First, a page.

NewFNP received a certificate and a letter today noting that she has completed her service commitment. Hells yes she did -- a year ago! But newFNP is inclined to disregard the delay and feel thankful that her brand name nursing school was paid for and that her three years in community health indentured servitude offered her an education in and of itself.

In retrospect, worth it. Worth every tear and every ounce of frustration. But she's not running back to sign up for more.

Friday, October 09, 2009

Sunken treasure

There are a few things which, if found in her bathtub, newFNP would wrap in a cloth napkin and tuck away in her lingerie drawer for safe keeping. These include a Harry Winston 3-carat flawless diamond, a bar of gold bouillon and a love letter from George Clooney begging for a second date.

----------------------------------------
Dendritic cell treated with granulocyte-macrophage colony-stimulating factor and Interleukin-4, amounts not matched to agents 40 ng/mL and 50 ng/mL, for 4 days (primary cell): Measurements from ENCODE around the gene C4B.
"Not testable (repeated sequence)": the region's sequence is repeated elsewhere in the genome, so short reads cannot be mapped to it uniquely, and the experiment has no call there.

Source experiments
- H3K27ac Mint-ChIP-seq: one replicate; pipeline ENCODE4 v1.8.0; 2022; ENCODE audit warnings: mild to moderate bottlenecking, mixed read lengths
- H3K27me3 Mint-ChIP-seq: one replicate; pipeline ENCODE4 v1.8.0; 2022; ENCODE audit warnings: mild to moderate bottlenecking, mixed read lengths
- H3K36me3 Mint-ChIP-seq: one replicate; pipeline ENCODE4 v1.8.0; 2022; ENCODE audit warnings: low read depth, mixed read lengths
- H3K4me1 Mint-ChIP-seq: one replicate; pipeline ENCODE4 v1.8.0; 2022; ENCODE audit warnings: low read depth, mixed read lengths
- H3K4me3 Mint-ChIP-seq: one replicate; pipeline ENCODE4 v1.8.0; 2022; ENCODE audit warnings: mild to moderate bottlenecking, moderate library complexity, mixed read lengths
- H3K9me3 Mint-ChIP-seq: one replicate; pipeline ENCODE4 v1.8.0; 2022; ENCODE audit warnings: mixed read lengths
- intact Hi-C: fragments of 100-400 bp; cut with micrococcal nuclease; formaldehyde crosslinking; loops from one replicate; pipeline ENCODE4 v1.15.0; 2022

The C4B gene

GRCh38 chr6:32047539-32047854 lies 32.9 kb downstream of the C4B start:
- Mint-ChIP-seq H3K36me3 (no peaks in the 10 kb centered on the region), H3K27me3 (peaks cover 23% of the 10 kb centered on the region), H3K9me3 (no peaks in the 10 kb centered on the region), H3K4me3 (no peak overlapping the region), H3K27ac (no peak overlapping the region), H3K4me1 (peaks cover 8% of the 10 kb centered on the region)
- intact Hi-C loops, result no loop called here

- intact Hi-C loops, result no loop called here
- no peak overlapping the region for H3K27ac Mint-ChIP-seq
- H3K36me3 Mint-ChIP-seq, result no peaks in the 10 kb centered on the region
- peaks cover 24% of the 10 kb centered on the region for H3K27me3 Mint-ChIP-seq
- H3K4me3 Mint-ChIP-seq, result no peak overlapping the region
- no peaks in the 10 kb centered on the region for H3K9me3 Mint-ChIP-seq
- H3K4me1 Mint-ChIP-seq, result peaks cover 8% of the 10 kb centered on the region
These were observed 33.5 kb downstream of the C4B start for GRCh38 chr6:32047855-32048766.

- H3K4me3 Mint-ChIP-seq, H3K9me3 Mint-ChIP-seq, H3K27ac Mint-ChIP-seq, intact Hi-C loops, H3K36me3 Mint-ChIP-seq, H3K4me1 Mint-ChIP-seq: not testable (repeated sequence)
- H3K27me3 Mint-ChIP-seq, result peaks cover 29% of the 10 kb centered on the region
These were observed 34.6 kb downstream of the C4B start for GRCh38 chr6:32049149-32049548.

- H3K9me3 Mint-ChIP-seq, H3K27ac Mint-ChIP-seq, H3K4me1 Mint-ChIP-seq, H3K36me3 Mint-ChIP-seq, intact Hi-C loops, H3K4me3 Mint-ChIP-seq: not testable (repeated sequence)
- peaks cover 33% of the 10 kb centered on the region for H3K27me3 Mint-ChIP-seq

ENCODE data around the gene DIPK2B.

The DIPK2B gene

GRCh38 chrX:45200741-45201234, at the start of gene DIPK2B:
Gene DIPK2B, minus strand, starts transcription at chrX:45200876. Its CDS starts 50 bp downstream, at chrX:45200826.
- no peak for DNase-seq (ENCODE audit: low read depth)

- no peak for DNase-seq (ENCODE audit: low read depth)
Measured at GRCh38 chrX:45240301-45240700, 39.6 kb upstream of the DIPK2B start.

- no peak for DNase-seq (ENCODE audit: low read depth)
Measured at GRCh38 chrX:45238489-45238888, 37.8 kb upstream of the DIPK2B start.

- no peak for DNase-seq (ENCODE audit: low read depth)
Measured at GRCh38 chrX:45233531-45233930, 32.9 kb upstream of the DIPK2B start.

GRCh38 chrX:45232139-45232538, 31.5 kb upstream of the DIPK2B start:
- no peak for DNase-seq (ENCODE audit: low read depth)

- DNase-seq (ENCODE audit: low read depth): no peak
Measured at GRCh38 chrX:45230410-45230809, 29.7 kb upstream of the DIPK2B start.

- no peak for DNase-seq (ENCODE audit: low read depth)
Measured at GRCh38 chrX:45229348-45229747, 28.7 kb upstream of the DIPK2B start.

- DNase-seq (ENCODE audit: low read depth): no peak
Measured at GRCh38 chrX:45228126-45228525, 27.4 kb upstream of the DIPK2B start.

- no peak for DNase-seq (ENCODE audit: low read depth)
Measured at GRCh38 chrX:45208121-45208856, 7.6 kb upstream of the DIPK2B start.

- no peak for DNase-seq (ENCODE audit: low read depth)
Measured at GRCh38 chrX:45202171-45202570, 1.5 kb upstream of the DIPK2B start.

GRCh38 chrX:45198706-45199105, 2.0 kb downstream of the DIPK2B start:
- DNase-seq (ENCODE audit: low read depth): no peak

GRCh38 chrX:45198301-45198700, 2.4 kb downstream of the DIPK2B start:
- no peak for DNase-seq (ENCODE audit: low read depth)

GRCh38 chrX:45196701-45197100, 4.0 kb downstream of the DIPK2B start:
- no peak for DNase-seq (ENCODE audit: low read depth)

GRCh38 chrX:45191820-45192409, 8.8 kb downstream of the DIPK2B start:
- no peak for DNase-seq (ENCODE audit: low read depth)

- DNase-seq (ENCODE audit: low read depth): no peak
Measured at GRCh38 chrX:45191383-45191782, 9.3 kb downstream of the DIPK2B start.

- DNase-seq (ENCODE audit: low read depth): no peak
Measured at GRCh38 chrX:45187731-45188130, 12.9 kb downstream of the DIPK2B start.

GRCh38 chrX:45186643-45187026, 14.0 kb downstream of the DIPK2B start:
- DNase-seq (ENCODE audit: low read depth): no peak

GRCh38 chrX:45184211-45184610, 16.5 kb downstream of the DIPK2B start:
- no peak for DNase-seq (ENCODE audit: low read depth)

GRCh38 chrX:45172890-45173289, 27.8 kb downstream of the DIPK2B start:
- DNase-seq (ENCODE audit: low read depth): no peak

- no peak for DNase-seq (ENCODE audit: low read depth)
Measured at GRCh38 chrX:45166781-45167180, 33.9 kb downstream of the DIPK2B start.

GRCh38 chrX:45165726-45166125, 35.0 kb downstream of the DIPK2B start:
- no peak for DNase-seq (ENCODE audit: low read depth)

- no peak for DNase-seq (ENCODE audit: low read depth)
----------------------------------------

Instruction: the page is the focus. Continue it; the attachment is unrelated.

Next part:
What she would not keep is a year old Mirena IUD that had spontaneously expelled itself from her daughter's uterus.

Granted, newFNP does not have a daughter, let alone a daughter old enough to have an IUD, but she's quite certain that if presented with that scenario, she's not keeping the IUD as some progestin secreting family heirloom.

But this is exactly what happened. NewFNP's patient presented to have a new IUD placed but had no evidence that the IUD string hadn't ascended rather than the whole damn thing falling out. Did she see the IUD or feel the IUD expelling? She did not. Her only proof of expelled IUD was the return of a normal menstrual period after a menses-free year. Sadly, that is not grade A evidence. NewFNP unsuccessfully hunted for strings and then filled out the referral for an ultrasound to confirm expulsion. A uterus is, after all, designed for only one IUD at a time.